The Customer Base
c. The Time Horizons
d. Repeat Business
f. Innovative Goods and Services
Entrepreneurs and Business Owners
There are almost six million small employers in the United States and millions of other businesses without employees. In addition, hundreds of thousands, if not millions, of businesses located outside the United States and many non-profits located within compete for American customers. The resulting cacophony makes it very difficult for the individual small-business owner to emerge from the din and market his or her firm and its products/services. Still, small-business owners and managers have no choice. They must reach their potential customer base if they are to have any chance of survival, let alone success. Thus, the marketing attributes and strategies employed in successful small firms are of particular interest to many and yield this issue of the National Small Business Poll, Marketing Perspectives.
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The Customer Base
Small businesses sell their goods and services to a broad variety of customers. In the most general overview, 45 percent sell primarily to the general public; 22 percent sell primarily to other businesses, with just 2 percent selling primarily to government or non-profits (Q#1). That leaves 30 percent whose customer bases are so mixed that they cannot identify one.
One positive aspect of selling to the general public is that the business does not become dependent on a single customer or handful of them. These businesses, therefore, cannot become captive to one or two customers. The same may or may not be true when business customers constitute the primary source of sales revenues. Thirty-nine (39) percent of small employers selling primarily to business customers indicate that they sell to many different businesses, but 59 percent indicate that they sell to relatively few (Q#1a). That means about 12 percent of small businesses have a potential captive problem.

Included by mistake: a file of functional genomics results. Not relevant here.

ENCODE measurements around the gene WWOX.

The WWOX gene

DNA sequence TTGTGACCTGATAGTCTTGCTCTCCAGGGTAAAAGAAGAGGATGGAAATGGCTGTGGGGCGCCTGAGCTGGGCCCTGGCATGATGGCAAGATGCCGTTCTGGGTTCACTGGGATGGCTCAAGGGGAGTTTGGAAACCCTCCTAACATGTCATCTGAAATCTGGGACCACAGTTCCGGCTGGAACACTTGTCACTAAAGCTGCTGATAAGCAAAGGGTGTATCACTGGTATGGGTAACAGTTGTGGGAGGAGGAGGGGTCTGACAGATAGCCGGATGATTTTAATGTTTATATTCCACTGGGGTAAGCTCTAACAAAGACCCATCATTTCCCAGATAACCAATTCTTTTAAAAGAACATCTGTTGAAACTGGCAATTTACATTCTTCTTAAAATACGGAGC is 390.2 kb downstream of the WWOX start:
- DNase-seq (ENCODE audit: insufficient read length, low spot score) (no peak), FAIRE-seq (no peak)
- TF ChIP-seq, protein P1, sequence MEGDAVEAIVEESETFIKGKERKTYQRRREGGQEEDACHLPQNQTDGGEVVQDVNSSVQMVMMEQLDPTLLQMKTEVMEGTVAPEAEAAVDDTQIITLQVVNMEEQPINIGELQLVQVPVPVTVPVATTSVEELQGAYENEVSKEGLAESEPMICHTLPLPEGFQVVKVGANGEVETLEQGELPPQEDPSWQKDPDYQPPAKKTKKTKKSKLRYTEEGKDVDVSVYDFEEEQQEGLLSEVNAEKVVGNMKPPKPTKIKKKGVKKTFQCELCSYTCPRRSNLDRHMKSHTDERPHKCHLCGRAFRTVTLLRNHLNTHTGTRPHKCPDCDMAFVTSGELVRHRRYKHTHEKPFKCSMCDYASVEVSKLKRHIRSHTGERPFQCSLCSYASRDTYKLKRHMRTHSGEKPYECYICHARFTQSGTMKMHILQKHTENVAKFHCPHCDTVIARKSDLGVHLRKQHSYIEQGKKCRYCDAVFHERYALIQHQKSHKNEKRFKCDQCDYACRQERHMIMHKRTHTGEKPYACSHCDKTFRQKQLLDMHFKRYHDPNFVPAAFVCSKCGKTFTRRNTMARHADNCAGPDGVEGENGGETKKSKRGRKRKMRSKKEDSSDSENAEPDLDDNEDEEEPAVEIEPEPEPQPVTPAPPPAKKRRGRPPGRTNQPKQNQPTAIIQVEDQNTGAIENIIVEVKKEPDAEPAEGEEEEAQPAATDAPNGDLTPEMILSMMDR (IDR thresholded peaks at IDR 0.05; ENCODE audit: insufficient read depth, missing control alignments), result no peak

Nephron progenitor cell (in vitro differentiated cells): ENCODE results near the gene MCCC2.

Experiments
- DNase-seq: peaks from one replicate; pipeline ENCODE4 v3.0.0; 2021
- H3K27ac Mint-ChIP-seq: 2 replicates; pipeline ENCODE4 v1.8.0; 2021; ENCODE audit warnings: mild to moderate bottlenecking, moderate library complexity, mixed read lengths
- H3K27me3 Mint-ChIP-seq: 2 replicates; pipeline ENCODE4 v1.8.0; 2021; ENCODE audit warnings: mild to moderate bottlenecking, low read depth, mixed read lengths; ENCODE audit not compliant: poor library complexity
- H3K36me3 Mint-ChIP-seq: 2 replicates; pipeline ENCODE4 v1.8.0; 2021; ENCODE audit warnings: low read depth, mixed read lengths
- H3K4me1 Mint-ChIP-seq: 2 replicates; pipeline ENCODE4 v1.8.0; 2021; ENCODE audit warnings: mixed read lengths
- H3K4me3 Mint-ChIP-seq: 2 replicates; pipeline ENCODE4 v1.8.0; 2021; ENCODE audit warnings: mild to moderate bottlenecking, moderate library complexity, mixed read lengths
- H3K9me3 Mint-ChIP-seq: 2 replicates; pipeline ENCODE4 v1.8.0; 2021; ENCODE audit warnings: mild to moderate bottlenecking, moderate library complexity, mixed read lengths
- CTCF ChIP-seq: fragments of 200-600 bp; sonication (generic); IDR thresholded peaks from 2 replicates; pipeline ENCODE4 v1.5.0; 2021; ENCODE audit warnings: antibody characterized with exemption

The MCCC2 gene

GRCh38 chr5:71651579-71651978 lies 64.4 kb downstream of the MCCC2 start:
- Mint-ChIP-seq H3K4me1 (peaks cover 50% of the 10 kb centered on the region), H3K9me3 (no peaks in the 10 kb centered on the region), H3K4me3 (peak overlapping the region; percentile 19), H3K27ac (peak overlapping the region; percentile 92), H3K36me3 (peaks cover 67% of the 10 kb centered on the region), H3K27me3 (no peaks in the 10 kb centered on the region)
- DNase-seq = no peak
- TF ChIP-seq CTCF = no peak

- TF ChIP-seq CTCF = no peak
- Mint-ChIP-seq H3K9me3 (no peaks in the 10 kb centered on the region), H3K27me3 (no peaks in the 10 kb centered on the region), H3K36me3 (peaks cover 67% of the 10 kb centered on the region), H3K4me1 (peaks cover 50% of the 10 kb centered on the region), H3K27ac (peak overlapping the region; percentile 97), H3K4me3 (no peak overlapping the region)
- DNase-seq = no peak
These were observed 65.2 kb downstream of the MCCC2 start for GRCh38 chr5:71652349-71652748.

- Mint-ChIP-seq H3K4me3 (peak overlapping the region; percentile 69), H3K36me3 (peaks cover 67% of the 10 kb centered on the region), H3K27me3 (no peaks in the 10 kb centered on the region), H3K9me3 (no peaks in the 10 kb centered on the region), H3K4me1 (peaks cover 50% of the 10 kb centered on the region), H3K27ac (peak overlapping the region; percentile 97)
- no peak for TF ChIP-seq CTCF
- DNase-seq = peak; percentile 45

As will be seen subsequently, small-business owners place great value on repeat business. Repeat business is common. Twelve (12) percent think virtually all their customers are repeat business while 35 percent think their customer base consists mostly of repeat customers (Q#2). However, another 45 percent indicate that their customer base is a combination of repeat and non-repeat business. That leaves very few businesses requiring a continuing stream of new customers. Six percent of small employers say that most of their customers are non-repeat business and 2 percent say that virtually all are. Certain types of businesses appear to lend themselves to non-repeat customers. A possible example of a successful business that depends on non-repeat customers could be one located next to an Interstate that serves transients. Or, a custom home-builder who is not likely to sell more than one home to one customer in a lifetime.
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Marketing professionals and marketing professors generally hold the view that marketing and selling are related, but different activities. The former, they argue, is a broader concept including positioning, imagining, branding, etc. that eventually incorporates selling. Small-business owners and managers are not quite so sure. Twenty-eight (28) percent think that marketing and sales are the same business concept (Q#3). Twenty-nine (29) percent think the two concepts are very different. Forty (40) percent occupy the middle ground, that is, marketing and sales are somewhat different. The survey did not delve into the issue further. But small-business owners clearly have no common view of the two concepts. Whether those differences are merely a semantic issue or one associated with practical results is another question.
Perhaps the more pressing issue is the amount of marketing small businesses require. Do small employers think they need to focus on marketing their goods/services or do their goods/services pretty much sell themselves? Small employers are sharply divided on the matter. Fifty-five (55) percent agree that they do not need to do much marketing in order to sell their offerings (Q#4). Thirty-one (31) percent hold that view strongly, suggesting they devote little time, energy, or resources to the marketing function. In contrast, 42 percent disagree including 24 percent who disagree strongly. This latter group believes that marketing is necessary to move their products and/or services. Even if they concur that their products/services sell themselves, they do not necessarily believe that customers will purchase those products/services from them rather than another vendor. Marketing, for one, the other, or both reasons, therefore, becomes a necessary function for their firms.